Relationship Councelling for Access

The key component to all relationships is communication, and this is no different with your database. One of the founding principles of any relational database, like MS Access, is that of the relationships between tables. No I do not really mean for you and your relational databases to go sit on a plush leather couch for an hour a week and have a D&M. I am referring to the relationships between the tables and how they link together to save you inputting time and storage space.

It is possible to build a database based upon just the one table, but then that table could grow at an alarming rate. This would cause you problems around accessing the correct records speedily, as well as causing you to have to input the same data over and over again. For example, imagine that you own a small business for home selling beauty products and you have decided to use Access to manage your invoices. You create only one table in this database to hold all of your invoice details (customer names and addresses, invoice numbers, invoice dates, and product details… the list goes on). This means that every time you want to create an invoice you would have to input all of the details, from scratch again and again, for each of the items purchased on that invoice, as well as details of the customer and details of the invoice itself.

This might only be a small nuisance while you are still a small company and have a small number of customers and only a few products. In a situation like this you will only be producing  a few invoices. However, once your business grows and you develop a large customer network and have a lot of products, you will find yourself producing lots and lots of invoices and spending a lot of time unnecessarily inputting data that you have already entered at least once.

So, how can we rectify this? If you split your table into two separate tables, one for customers and one for products, you can hold information about these items just once, and that data can be ‘referenced’ in other tables. To do this, you will need to create a field in the customer table that uniquely identifies each customer, as well as one in the product table that uniquely identifies each product. These fields can be allocated in Access as “Primary keys”. This means that they are the unique identifiers for just one record in the table. In order to create a record for an invoice you would need a third table (we’ll call this table simply ‘Invoice’). The invoice table will need to hold details that are pertinent to just one invoice, like the invoice date, the due date and the total amount of the invoice and it would, of course, need to hold, or link, to information about the customer and the products appearing on the invoice. You could set the invoice number as the primary key for the invoice table and create links to the customer and product tables by including the customer ID (the primary key from the customer table) and the product ID (primary key from the product table). When the primary keys from one table are used to create a link in another table like this they are termed “Foreign keys”.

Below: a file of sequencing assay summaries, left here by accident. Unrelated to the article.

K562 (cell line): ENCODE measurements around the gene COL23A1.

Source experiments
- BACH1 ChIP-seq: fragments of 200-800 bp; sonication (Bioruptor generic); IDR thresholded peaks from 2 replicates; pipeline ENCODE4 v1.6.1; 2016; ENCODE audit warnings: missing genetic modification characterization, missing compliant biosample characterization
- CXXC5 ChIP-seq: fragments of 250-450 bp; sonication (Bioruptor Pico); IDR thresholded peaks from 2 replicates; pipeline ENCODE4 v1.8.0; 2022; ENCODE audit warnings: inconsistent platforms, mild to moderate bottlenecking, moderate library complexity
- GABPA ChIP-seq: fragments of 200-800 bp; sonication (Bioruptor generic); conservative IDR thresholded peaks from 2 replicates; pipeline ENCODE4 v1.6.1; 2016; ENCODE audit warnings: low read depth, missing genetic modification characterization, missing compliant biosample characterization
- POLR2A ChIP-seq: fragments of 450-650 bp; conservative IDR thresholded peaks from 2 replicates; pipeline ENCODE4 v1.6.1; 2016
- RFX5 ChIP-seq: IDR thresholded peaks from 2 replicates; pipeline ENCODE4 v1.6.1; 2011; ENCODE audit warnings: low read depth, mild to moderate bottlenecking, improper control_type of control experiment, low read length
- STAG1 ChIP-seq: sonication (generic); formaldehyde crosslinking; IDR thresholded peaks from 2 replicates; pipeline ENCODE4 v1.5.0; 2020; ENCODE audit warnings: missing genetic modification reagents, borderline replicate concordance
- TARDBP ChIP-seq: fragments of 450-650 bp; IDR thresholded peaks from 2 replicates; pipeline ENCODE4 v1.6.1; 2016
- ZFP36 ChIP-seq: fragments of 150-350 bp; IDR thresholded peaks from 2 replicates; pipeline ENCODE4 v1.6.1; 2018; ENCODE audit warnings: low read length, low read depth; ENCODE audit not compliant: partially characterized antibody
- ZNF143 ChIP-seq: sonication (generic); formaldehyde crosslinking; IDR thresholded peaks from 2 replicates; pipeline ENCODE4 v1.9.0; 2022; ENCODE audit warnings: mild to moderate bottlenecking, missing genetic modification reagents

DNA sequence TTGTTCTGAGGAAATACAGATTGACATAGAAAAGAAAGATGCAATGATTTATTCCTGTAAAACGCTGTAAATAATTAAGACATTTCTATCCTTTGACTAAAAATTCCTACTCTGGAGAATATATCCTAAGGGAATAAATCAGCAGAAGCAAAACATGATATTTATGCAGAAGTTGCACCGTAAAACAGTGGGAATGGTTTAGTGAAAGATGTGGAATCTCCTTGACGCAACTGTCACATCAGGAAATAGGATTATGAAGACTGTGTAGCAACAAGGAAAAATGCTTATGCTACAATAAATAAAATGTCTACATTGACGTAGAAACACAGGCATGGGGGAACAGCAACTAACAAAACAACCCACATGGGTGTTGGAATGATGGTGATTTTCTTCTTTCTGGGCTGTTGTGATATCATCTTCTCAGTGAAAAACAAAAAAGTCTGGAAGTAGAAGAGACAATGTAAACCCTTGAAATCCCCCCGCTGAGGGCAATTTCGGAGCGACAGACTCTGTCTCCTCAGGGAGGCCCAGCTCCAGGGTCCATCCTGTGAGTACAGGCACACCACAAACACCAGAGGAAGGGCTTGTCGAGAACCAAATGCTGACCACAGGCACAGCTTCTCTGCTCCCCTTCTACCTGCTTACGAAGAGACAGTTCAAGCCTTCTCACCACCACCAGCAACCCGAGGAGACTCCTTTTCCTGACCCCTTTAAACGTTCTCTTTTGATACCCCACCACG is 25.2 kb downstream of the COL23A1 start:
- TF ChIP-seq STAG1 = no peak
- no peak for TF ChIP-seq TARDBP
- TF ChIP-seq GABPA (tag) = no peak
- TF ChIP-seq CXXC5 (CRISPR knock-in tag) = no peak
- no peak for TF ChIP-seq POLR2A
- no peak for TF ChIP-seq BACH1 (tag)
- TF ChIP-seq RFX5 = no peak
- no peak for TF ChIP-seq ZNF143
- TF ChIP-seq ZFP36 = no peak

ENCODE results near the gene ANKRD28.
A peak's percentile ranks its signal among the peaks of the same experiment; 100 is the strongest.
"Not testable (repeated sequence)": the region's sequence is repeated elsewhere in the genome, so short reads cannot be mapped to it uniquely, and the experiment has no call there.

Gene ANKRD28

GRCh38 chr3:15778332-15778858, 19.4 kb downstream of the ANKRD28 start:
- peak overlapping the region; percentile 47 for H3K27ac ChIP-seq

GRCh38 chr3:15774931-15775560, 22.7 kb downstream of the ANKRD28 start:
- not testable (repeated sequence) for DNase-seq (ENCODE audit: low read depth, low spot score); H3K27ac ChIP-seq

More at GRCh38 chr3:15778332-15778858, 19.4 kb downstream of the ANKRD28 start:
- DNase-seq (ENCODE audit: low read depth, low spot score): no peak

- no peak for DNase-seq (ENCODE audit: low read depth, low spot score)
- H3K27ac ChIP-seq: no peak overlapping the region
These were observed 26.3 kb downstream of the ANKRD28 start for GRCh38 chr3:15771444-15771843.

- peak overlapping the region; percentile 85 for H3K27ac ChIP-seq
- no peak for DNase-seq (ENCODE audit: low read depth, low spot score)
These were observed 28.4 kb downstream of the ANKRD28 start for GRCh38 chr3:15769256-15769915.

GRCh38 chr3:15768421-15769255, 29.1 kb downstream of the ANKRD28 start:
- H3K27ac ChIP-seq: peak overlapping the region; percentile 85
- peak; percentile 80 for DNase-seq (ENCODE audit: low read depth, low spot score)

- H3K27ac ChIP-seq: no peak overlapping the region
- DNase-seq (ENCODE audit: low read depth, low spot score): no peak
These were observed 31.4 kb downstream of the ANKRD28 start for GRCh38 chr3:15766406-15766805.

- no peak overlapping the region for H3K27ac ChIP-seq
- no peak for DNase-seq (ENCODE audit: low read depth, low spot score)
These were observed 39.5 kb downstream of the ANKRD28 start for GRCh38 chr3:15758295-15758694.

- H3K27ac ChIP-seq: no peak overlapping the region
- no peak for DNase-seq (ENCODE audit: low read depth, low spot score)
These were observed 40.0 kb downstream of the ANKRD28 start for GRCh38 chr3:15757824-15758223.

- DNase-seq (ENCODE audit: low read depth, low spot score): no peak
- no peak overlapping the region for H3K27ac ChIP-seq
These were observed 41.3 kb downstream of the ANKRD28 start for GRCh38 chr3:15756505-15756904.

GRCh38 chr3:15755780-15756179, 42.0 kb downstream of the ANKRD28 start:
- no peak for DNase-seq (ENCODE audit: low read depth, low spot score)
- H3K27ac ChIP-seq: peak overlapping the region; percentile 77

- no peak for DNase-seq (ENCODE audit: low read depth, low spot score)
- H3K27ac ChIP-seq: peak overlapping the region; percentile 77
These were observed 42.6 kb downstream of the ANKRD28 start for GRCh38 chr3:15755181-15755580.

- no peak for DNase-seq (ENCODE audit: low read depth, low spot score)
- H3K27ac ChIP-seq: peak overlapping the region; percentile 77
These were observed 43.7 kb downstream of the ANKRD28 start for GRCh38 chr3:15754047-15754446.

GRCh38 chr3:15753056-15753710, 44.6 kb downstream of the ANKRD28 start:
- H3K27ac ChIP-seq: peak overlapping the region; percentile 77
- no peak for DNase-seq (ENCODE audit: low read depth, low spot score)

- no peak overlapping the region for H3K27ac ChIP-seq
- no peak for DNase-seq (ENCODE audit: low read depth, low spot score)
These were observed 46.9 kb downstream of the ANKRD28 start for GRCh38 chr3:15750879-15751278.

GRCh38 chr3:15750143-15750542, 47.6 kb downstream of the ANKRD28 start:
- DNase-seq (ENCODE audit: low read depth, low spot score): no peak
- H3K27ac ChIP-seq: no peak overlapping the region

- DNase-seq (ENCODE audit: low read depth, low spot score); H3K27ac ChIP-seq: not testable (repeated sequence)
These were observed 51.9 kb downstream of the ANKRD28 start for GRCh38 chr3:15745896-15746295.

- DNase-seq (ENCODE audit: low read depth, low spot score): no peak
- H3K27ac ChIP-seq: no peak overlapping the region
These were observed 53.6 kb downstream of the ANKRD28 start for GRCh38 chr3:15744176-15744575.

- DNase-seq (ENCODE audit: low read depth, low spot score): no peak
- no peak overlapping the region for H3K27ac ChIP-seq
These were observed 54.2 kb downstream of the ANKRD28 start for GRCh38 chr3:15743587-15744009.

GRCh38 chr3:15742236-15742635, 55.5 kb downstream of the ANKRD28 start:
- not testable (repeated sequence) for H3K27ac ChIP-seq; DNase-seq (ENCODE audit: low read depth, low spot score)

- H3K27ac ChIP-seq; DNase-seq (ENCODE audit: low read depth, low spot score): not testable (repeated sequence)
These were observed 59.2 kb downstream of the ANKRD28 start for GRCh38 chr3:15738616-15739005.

So, now to create an invoice record you simply need to enter an invoice number, invoice date and due date plus the client ID and the product ID. However, the problem now is that you can only record one product against an invoice. This is because the invoice ID has been used as the primary key for the invoice table and, as we know, the primary key is a unique identifier. Therefore, you will have to overcome this problem by creating one more table. This table will hold the product information for a given invoice – we can call this the “Invoice Product Detail” table. For this final table you will need to be able to record the invoice ID many times (each time you allocate a product to an invoice) so that data item cannot be set as the primary key and you would need to give the table another field to use as primary key (e.g. Invoice Product ID), and add the Invoice ID as a foreign key.

Now, to create an invoice with several products you would just create the invoice record containing the invoice number, invoice date and due date, add the customer ID (so you can find the customer details to add to the invoice) and add a product ID for each invoice product detail record.

Access is a very powerful and useful tool for small businesses, and its power can be enhanced a great deal by understanding the concept of database relationships. Boot up your software and get learning.

 Over and out


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